740.0011 Moscow/5: Telegram

The Ambassador in the United Kingdom (Winant) to the Secretary of State

6739. The following communication dated October 5 just received from the Foreign Office outlines the general line which it is provisionally proposed that the British delegation to the forthcoming Three-Power Conference should take with regard to the question of Allied policy in Iran, which is stated to have been put on the agenda for the discussions. Foreign Office states in this connection that Mr. Wallace Murray,50 in a recent conversation with a member of the British Embassy at Washington suggested that it would be most [Page 546] valuable if His Majesty’s Government could induce the Soviet Government to give greater support to Dr. Millspaugh.51

“The success or otherwise of Allied policy in Iran has been found to depend to a very large extent on the degree of cooperation which can be achieved between the Allied representatives in Tehran. Where the Soviet, United States and British representatives are agreeable to take concerted action, serious difficulties can be overcome. Conversely, if one of these representatives is not prepared to cooperate or is unable to obtain the necessary instructions from his Government, then the relevant problems become far harder to solve.

In Iran, a more satisfactory degree of cooperation has been achieved recently than in the past. There is perhaps room for further improvement, particularly in the economic sphere.

The three Allied Governments would do well, in Iran’s interests and in their own, to give full support to the work of the United States advisers. Dr. Millspaugh’s recent reports show that Iran’s economic and financial position is critical. Dr. Millspaugh has asked, in particular, for financial assistance. The question of a United States credit is under consideration. The Anglo-Iranian Oil Company have agreed to an advance of royalties. The Soviet Government’s contribution might, it is suggested, take the form of a revision of certain contracts which impose a heavy burden on the Iranian budget; for example, under the munitions factories contract, the entire responsibility for financing the production of arms in these factories, for the benefit of the Soviet forces, falls on the Iranian budget.

It would also seem desirable that the whole of Iran, including all those areas where Soviet, United States or British troops are stationed, should be treated as a single administrative and economic unit. Every facility should be granted to the Iranian Government to exercise administrative control over the whole country. This would conform to article IV of the Tripartite Treaty,52 under which the Allies undertook to disturb as little as possible the administration and the economic life of the country.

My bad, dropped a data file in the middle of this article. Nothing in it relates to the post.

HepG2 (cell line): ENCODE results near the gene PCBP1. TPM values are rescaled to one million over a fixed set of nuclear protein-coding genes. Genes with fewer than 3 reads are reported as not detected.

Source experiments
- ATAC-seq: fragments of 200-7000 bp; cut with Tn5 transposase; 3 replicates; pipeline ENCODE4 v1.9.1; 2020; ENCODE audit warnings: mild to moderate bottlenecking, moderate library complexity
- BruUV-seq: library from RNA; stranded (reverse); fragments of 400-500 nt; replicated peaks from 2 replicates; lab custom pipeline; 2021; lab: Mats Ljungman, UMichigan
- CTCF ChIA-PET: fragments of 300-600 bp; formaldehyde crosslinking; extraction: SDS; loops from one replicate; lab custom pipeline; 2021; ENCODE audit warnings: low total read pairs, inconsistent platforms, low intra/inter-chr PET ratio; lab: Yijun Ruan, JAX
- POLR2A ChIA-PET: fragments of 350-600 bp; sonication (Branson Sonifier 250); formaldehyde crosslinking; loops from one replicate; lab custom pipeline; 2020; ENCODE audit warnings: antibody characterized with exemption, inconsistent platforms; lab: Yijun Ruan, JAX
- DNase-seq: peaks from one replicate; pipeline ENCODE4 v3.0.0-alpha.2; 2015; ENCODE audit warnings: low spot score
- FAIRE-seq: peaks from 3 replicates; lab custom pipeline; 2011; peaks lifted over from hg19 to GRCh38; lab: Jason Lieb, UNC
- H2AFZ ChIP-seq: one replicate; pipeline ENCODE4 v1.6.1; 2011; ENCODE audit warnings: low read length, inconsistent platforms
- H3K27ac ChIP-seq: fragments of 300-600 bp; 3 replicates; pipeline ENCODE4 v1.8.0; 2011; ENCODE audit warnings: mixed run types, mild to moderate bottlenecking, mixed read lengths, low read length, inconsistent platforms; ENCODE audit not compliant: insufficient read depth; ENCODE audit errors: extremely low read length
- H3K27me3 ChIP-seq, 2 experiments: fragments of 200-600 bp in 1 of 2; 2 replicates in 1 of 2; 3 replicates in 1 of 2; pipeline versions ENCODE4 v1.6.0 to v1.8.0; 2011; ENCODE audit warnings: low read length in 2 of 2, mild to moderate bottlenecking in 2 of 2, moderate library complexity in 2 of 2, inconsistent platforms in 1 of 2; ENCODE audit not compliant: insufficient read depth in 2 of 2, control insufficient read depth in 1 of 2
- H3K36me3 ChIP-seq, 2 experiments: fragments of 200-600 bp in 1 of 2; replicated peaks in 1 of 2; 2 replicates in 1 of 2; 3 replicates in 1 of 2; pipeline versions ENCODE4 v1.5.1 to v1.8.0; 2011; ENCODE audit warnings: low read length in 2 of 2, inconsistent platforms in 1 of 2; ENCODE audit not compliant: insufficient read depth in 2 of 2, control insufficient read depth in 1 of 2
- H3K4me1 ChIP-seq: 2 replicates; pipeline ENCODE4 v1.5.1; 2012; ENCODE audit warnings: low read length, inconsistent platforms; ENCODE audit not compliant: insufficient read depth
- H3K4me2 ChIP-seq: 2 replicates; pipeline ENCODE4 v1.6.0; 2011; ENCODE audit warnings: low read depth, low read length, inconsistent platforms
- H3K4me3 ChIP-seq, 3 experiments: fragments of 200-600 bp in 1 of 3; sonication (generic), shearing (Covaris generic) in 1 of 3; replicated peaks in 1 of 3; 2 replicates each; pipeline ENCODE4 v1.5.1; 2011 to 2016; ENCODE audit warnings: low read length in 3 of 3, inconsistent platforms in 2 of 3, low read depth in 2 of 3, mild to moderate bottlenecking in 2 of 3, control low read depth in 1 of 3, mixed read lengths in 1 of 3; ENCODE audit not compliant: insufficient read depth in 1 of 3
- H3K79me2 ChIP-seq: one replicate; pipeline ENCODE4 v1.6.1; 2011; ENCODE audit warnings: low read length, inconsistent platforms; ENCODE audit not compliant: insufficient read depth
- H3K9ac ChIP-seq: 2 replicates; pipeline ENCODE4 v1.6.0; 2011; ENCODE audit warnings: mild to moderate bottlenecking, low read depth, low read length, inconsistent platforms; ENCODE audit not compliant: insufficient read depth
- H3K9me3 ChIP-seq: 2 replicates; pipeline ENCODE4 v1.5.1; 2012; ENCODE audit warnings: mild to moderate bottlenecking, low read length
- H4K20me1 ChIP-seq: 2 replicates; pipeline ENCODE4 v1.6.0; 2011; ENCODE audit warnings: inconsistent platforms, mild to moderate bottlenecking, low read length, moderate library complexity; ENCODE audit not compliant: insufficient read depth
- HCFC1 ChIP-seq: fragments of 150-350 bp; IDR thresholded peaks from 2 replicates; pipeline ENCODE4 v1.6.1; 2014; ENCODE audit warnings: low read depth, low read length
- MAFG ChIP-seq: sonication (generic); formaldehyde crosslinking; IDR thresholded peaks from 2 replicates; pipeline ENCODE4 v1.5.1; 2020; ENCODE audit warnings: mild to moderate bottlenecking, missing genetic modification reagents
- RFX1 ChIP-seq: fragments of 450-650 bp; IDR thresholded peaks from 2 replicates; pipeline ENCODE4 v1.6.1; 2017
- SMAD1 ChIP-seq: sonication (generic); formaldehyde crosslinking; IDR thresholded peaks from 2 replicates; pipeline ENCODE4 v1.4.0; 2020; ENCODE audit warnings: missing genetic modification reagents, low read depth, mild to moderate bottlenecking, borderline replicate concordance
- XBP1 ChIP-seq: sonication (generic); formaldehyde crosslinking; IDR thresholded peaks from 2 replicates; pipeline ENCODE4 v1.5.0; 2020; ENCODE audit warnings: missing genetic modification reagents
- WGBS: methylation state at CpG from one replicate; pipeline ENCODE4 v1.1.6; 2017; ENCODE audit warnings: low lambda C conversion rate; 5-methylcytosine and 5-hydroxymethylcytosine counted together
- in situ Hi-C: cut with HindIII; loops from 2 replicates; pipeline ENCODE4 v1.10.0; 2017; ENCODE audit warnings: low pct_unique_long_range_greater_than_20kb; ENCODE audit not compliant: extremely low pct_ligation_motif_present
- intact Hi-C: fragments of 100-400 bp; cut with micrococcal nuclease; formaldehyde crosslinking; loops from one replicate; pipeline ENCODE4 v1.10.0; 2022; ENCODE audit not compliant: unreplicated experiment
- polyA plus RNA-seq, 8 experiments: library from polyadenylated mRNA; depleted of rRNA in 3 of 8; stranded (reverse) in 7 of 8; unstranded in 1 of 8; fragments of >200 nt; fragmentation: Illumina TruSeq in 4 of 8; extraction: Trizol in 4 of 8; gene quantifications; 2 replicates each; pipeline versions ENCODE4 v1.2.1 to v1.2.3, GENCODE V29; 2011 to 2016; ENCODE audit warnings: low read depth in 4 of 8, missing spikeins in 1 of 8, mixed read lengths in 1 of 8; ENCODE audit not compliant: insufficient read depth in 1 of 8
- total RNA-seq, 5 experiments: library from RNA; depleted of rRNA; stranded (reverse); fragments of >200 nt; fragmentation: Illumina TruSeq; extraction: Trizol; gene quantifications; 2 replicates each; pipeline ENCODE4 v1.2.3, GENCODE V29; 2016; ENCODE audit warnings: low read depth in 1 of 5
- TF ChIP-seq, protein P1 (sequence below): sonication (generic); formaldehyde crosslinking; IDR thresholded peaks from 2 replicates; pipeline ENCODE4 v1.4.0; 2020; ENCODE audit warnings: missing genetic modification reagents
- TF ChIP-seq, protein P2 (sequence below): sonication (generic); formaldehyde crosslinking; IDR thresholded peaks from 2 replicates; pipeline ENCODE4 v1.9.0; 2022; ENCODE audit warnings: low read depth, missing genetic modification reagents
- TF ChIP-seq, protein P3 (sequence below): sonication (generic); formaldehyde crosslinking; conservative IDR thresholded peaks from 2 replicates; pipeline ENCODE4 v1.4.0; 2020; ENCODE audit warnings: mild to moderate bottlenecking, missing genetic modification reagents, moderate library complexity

The explanations given to the Soviet Government regarding the employment of US transportation troops in Iran have already, it is hoped, cleared up any doubts which may have arisen on this point. The Soviet and British troops will, in accordance with the Anglo-Soviet-Iranian Tripartite Treaty, be withdrawn from Iran within 6 months of the end of hostilities with Germany and her associates, and it is of course understood that the United States troops will likewise be withdrawn before that date.

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To sum up, it is suggested that the policy of the Allied nations toward Iran may be defined simply and concisely. So long as the war in Europe lasts, that policy should aim at the utmost development of Iran as a channel for the passage of supplies into the Soviet Union.

At the same time, all practicable measures should be taken to ease the strain which that policy places upon the internal economy of Iran herself.

After the war, there should be rapid withdrawal of Allied controls and the aim of the Allied nations should be to respect the integrity and the independence of Iran and to enable her to maintain the stability of her administration by any economic assistance which she may require and which it may be in their power to afford her.”53

Copy of the Foreign Office letter has been given to Harriman.54

  1. Adviser on Political Relations, Department of State.
  2. Arthur Chester Millspaugh, American economist, Administrator General of Finances, Iran, 1943–45.
  3. The Treaty of Alliance between the United Kingdom and the Soviet Union, and Iran was signed at Tehran on January 29, 1942; for text, see Department of State Bulletin, March 21, 1942, p. 249 (reprinted from British Cmd. 6335, Persia No. 1 (1942)). For correspondence relating to the treaty and its negotiation, see Foreign Relations, 1942, vol. iv, pp. 263 ff.
  4. In telegram No. 6264, October 8, 1943, the Department replied instructing the Ambassador to inform the Foreign Office that the Department wholly concurred in the communication quoted herein concerning Allied policy in Iran.
  5. W. Averell Harriman, Ambassador designate to the Soviet Union and member of the American delegation to the Moscow Conference.